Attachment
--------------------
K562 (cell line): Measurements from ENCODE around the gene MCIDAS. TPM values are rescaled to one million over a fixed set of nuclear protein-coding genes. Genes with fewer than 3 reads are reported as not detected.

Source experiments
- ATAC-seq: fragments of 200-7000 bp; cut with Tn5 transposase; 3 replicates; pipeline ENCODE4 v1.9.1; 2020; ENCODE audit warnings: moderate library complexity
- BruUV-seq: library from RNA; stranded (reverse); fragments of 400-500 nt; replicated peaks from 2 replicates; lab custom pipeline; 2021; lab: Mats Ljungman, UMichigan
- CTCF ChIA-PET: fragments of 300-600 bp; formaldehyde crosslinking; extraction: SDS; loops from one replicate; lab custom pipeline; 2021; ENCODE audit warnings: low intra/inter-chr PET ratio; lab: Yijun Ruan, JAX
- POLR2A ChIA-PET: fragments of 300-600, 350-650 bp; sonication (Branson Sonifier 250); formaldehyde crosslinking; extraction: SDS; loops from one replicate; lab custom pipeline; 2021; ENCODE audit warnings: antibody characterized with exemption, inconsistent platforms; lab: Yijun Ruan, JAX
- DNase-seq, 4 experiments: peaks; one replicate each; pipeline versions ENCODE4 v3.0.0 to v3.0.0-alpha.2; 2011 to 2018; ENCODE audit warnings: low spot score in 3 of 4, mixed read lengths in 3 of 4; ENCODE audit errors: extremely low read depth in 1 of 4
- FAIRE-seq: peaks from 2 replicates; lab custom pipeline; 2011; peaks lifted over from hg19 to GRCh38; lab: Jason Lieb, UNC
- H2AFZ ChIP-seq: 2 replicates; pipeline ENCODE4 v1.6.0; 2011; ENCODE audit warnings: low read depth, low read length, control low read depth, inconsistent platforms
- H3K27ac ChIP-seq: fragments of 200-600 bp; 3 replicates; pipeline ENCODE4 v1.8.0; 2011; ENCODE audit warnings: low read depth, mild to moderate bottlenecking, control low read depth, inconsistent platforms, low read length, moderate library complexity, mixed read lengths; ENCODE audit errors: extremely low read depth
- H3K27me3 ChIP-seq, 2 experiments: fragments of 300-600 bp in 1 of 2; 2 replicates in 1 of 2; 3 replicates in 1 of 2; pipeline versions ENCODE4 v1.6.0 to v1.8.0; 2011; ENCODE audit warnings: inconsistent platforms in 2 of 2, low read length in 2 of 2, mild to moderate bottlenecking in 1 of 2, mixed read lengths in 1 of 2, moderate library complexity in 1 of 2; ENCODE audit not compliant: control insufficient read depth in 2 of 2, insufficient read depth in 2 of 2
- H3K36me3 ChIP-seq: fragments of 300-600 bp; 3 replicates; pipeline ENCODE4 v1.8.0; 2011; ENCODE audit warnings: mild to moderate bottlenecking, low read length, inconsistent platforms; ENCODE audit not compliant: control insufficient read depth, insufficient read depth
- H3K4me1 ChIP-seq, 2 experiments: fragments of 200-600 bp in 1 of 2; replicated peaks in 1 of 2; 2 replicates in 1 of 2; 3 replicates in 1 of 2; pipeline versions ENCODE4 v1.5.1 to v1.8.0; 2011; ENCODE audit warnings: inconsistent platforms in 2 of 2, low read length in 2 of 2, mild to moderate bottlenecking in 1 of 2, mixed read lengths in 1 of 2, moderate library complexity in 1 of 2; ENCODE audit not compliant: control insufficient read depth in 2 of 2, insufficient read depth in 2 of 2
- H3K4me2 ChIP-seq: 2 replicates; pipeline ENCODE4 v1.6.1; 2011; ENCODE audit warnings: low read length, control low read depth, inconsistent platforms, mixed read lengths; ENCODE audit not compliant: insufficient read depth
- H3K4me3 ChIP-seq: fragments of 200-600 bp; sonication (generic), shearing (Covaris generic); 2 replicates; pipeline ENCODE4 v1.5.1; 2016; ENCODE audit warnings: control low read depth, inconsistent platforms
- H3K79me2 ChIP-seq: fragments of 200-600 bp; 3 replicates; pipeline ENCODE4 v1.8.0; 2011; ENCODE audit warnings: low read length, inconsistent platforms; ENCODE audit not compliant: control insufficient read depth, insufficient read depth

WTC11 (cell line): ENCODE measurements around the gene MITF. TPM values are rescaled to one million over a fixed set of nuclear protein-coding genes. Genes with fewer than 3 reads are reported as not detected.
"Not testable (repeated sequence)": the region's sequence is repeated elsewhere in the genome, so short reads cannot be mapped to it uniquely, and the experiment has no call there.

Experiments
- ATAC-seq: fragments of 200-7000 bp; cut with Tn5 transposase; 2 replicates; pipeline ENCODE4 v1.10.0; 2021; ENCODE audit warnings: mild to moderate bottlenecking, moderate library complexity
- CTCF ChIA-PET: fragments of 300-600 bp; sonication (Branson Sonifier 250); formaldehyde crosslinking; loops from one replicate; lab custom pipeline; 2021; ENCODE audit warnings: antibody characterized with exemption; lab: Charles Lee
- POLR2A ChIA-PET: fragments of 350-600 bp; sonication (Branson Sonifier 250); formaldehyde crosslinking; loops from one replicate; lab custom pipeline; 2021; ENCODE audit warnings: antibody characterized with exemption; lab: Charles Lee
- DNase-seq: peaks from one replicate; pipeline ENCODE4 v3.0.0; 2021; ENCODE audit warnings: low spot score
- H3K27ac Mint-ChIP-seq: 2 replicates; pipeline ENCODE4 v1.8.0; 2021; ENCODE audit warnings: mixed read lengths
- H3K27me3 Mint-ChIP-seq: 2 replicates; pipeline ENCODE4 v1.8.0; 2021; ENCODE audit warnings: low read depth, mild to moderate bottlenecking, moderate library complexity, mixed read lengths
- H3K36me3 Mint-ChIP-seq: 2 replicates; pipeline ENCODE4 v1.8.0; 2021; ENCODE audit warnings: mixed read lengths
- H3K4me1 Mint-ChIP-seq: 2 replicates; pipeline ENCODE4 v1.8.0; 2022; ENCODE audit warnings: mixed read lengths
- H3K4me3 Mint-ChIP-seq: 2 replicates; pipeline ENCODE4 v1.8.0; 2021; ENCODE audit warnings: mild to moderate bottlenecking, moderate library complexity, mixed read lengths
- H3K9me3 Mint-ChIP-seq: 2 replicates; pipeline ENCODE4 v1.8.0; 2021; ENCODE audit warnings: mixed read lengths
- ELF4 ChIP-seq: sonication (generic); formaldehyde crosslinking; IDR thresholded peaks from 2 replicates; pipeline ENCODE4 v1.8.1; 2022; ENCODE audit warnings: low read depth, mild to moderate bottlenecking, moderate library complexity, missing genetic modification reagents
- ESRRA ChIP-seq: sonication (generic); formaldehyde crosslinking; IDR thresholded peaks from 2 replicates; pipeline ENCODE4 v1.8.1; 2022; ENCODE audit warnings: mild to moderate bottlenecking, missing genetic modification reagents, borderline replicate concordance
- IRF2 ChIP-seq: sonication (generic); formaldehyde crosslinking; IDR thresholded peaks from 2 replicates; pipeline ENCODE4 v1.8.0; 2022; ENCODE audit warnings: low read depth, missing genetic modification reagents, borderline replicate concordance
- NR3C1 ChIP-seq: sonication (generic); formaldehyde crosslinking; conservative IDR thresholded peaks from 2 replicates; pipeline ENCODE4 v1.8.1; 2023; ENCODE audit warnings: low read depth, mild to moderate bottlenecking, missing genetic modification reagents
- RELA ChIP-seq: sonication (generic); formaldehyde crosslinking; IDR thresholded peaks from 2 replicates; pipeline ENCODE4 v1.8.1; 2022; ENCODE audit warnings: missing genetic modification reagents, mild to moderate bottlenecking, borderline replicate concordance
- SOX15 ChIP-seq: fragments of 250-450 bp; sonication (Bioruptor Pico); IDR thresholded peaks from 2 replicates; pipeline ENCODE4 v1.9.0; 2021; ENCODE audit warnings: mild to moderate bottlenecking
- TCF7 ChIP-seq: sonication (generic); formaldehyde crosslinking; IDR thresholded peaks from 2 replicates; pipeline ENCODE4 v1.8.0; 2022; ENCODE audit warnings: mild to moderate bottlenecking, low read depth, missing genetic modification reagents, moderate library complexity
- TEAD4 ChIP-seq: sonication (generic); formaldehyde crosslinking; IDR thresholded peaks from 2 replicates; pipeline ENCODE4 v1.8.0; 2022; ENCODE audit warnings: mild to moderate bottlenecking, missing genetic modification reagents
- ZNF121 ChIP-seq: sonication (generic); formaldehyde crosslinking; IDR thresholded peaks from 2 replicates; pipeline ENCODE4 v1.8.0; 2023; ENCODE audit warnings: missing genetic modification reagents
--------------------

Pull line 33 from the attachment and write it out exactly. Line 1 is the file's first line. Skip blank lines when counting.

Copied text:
- NR3C1 ChIP-seq: sonication (generic); formaldehyde crosslinking; conservative IDR thresholded peaks from 2 replicates; pipeline ENCODE4 v1.8.1; 2023; ENCODE audit warnings: low read depth, mild to moderate bottlenecking, missing genetic modification reagents